Spy Kids: All the Time in the World

Game review by
Christopher Healy, Common Sense Media
Spy Kids: All the Time in the World Game Poster Image
Kids may get frustrated by tough, unforgiving gameplay.

Parents say

age 2+
Based on 1 review

Kids say

age 5+
Based on 3 reviews

A lot or a little?

The parents' guide to what's in this game.

Positive Messages

Children are shown as capable, empowered characters. Even in the face of danger, the kids step up to get the job done. Family bonds are emphasized in the storyline and dialogue.

Positive Role Models & Representations

The brother and sister team (both of which, the player must control at different points) get along extremely well. They're supportive of one another and there's never any sibling bickering.

Ease of Play

The game is too difficult for the intended audience. Especially the platform-jumping sequences (of which there are many). Far too much precision is needed to launch your grappling hook (which only extends at a strange 45-degree angle) and grab onto the specific targets you need to hit in order to swing over a chasm. And this is the kind of game where, if you miss a jump, you end up back at the beginning, having to replay a long jumping sequence. There are no maps, so even figuring out where to go can be frustrating.

Violence & Scariness

The kids fight bad guys throughout, mostly hand-to-hand, with stiff punches that make the enemies blink white for a split second and eventually fall down and vanish. They can also throw bomb balls at the villains, which create a quick flash. In certain sequences, they fire lasers from a spaceship.

Language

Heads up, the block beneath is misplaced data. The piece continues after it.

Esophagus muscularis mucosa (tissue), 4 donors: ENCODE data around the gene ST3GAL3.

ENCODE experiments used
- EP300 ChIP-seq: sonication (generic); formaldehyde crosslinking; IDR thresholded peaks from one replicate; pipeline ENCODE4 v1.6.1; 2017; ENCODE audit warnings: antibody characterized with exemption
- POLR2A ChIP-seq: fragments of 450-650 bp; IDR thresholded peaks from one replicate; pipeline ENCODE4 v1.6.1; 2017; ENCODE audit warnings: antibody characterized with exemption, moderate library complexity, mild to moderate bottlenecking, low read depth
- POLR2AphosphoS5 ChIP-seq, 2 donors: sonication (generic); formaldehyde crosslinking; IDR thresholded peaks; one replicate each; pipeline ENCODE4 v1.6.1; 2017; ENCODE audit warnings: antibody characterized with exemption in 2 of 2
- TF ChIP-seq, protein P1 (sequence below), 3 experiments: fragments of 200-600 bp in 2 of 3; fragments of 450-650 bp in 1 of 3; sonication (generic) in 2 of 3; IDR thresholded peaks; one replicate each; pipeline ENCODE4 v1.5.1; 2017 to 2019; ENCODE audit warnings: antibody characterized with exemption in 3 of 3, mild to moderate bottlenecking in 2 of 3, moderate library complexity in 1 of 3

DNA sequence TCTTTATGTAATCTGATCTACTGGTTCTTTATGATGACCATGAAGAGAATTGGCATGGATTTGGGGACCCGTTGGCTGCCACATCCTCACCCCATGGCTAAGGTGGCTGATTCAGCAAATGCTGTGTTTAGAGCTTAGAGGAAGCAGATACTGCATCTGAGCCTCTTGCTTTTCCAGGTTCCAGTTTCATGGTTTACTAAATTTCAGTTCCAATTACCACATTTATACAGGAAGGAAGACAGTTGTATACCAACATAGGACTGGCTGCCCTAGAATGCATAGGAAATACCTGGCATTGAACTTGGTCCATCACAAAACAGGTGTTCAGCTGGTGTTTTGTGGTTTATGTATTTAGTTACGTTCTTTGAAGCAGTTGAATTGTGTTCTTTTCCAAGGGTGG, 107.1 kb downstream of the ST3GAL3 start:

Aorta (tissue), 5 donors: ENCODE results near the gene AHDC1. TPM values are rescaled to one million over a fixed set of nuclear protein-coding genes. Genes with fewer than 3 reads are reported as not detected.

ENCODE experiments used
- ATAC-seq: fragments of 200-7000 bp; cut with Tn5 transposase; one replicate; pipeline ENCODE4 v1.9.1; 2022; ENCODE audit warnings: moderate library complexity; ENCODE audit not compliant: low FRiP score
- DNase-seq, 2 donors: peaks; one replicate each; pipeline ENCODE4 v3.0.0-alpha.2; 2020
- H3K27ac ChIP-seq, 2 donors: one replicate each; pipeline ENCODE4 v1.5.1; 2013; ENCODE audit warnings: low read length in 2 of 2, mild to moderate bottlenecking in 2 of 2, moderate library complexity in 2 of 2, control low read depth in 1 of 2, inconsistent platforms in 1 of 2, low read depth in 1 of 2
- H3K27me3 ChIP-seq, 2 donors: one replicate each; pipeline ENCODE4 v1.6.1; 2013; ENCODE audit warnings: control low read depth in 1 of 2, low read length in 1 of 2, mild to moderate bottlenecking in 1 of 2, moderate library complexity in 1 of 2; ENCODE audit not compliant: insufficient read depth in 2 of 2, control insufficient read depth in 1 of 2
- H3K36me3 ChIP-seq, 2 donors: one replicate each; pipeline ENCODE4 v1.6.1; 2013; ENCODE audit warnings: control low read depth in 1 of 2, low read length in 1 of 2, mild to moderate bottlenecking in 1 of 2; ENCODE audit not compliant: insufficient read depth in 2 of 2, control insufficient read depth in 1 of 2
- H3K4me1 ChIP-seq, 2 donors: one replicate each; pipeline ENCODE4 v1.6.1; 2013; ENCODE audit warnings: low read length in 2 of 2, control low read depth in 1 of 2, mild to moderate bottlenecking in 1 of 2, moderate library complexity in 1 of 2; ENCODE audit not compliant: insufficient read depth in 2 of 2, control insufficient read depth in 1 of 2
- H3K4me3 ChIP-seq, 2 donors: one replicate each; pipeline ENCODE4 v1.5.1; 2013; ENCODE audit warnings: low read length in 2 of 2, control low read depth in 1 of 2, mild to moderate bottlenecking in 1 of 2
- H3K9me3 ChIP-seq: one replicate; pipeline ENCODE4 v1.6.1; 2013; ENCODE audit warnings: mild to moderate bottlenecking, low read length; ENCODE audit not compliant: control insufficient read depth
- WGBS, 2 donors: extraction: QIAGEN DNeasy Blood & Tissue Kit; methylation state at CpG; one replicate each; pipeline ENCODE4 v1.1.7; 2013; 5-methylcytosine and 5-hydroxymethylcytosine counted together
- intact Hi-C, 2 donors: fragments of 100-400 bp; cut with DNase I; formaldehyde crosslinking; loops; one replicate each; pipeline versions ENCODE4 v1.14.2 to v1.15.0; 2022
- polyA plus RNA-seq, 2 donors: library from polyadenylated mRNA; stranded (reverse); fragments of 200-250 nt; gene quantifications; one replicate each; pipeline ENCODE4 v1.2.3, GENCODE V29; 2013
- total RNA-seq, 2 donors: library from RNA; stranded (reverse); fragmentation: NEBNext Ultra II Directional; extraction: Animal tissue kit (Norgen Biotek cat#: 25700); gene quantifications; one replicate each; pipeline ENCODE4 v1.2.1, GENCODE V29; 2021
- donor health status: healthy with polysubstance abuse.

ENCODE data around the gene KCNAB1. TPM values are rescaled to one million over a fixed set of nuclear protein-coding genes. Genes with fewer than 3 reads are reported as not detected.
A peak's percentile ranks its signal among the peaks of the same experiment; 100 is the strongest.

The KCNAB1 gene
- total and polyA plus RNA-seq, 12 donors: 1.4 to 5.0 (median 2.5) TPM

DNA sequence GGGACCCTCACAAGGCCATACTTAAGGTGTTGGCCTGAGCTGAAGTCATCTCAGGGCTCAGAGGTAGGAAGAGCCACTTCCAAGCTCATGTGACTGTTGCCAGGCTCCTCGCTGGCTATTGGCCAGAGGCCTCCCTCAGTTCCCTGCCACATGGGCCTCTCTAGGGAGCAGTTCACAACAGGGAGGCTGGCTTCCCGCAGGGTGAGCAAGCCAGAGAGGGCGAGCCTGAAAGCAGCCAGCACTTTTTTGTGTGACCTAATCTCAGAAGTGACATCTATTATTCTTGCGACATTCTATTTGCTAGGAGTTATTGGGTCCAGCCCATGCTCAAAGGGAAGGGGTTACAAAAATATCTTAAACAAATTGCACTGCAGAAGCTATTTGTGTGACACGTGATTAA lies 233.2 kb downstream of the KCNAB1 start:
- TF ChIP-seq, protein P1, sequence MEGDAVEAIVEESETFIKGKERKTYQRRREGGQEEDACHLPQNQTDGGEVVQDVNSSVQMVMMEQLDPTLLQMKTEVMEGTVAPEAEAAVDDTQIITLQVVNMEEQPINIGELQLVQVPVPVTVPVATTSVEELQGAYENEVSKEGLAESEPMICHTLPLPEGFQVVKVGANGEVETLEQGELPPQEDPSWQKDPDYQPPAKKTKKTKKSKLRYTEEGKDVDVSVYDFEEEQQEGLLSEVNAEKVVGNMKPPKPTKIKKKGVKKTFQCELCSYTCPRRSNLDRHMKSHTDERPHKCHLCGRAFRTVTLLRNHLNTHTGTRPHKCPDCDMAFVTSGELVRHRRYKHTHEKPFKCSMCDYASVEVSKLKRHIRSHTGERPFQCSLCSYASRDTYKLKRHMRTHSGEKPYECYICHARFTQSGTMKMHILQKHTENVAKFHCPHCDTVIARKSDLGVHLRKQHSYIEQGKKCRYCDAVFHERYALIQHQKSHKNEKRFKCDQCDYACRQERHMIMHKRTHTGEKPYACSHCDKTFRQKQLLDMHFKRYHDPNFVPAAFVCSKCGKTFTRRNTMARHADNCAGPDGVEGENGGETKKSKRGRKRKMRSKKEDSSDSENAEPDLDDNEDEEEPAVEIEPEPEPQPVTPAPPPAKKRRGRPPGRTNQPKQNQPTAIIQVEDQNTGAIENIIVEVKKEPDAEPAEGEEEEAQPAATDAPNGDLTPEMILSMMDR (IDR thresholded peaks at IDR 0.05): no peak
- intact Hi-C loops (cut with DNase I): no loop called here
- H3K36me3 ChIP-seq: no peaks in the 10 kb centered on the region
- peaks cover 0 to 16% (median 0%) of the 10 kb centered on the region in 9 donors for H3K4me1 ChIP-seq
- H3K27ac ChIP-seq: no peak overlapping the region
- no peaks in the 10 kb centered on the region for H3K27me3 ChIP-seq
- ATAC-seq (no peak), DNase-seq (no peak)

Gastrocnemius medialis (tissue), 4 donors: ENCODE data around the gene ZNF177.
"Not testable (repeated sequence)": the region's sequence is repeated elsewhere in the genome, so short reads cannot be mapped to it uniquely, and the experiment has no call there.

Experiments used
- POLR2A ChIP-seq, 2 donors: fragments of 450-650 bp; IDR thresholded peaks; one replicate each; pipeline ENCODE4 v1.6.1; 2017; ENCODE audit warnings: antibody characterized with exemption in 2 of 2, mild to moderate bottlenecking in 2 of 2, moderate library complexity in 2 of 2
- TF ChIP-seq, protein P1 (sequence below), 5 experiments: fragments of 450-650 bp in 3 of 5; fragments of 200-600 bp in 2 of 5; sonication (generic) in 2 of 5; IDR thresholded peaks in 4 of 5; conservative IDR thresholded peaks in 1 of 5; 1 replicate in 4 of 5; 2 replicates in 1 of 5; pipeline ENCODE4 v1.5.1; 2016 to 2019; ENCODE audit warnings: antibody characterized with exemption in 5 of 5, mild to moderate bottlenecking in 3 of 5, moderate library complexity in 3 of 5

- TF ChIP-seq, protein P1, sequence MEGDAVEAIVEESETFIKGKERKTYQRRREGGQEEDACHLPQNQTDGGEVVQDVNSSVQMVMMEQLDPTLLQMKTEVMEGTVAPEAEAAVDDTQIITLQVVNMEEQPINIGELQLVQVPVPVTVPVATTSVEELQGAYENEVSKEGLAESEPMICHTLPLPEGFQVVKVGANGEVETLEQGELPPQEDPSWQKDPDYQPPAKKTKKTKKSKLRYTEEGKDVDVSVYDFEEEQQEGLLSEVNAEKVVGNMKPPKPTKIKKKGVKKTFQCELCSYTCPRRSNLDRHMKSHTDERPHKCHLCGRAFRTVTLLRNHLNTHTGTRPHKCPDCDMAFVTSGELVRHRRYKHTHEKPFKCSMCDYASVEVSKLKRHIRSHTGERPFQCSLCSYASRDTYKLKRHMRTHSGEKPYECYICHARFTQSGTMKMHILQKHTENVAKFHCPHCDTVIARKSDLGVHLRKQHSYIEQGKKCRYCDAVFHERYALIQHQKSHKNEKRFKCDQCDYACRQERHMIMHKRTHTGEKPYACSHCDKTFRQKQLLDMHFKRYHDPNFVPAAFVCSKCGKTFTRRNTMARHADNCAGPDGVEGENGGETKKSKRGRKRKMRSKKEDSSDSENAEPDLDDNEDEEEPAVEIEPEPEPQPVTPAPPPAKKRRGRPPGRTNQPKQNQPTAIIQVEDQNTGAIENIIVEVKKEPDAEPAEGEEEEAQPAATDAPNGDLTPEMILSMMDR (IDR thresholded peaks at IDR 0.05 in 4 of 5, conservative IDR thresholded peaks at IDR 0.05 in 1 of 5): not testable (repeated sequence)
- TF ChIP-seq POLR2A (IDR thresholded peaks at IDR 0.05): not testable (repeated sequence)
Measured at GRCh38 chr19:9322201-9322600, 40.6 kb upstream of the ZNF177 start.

Consumerism

The game is a direct tie-in to the film Spy Kids: All the Time in the World.

What parents need to know

Parents need to know that Spy Kids: All the Time in the World is a cartoony adaptation of the film of the same title. Players take on the roles of young secret agents out to stop a madman who wants to steal time itself. The content of the game is generally kid-friendly, with only some minor cartoon violence, but the gameplay requires too much precision for young children to handle and may be frustratingly difficult for some.

User Reviews

  • Parents say
  • Kids say

There aren't any reviews yet. Be the first to review this title.

Kid, 10 years old June 17, 2014

Time OUT

I LOVED IT and so did my whole family
Teen, 16 years old Written byavereen April 16, 2012

nothing

nothing it bad

What's it about?

The plot of the game, SPY KIDS: ALL THE TIME IN THE WORLD follows that of the film it is based on. A madman who thinks humanity wastes time decides to teach us all a lesson by stealing hours, minutes, and seconds away from us. It's up to a brother and sister team of super-agent kids -- who hail from a long line of family spies -- to save the day.

Is it any good?

There may have been potential for Spy Kids: All the Time in the World to be a better game, but by the third level, young players will likely be growling in frustration. Far too much of the game is based around jumping over a gap, launching a grappling hook in midair, and swinging to the other side. But that hook is beast to handle. And it needs to hit relatively small targets in order to latch on. Constantly falling and having to replay the same jumping sequence is simply not fun. There are plenty of platforming games that are tough, but enjoyable as well -- missing a jump may be a bummer, but the quality of the game spurs you to tackle it again. That's not the case here, though. The rest of the game isn't interesting enough to make you want to fight through the difficult spots.

Talk to your kids about ...

  • Families can talk about the game's storyline and theme. The villain wants to steal time away from people, because he thinks humanity wastes time and doesn't appreciate it. While his tactics are obviously wrong, is there any validity behind his motive?

  • What do you do when a game is particularly hard to play?

Game details

Themes & Topics

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